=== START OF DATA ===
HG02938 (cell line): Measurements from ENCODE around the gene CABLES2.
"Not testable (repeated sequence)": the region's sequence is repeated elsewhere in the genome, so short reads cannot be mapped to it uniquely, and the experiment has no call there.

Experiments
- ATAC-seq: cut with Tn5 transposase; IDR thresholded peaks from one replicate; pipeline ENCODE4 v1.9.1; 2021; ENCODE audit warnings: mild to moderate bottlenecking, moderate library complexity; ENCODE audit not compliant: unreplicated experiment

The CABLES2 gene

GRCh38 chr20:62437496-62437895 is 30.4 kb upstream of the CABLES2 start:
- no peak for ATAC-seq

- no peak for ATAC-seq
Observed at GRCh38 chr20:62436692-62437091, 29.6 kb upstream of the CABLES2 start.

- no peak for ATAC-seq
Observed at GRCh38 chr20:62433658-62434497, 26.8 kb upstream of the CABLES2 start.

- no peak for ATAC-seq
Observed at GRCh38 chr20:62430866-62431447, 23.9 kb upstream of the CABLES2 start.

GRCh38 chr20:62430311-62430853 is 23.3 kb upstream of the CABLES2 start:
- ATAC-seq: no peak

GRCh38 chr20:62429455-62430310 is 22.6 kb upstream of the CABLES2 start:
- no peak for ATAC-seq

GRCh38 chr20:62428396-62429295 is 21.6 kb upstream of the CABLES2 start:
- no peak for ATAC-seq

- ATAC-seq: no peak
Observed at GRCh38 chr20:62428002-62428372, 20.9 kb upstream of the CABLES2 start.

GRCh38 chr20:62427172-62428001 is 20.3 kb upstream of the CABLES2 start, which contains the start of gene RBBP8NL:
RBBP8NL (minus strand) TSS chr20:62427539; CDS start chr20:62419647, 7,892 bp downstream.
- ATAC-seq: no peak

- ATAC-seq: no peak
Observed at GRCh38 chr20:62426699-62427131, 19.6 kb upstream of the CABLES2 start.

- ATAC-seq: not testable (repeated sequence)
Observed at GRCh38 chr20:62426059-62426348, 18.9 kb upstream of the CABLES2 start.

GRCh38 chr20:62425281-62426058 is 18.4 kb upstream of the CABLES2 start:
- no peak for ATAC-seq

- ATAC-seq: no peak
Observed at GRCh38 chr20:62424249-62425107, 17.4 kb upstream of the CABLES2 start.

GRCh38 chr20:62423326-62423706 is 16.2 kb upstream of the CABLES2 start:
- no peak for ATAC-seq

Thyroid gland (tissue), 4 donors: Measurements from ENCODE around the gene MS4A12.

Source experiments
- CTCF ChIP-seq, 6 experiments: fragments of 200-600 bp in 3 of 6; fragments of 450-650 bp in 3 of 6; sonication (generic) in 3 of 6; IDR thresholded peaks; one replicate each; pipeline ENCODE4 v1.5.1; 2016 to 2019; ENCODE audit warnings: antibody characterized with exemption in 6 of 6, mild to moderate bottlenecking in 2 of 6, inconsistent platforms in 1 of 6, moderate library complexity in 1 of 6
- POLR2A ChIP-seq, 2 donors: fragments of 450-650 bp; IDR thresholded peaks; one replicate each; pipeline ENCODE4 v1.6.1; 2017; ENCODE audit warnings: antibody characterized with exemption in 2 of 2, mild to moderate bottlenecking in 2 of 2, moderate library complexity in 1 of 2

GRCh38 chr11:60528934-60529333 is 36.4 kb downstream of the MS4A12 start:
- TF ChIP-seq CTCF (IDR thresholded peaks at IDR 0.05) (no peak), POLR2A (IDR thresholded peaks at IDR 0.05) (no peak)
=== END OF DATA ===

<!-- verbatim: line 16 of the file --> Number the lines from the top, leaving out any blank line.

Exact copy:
GRCh38 chr20:62429455-62430310 is 22.6 kb upstream of the CABLES2 start: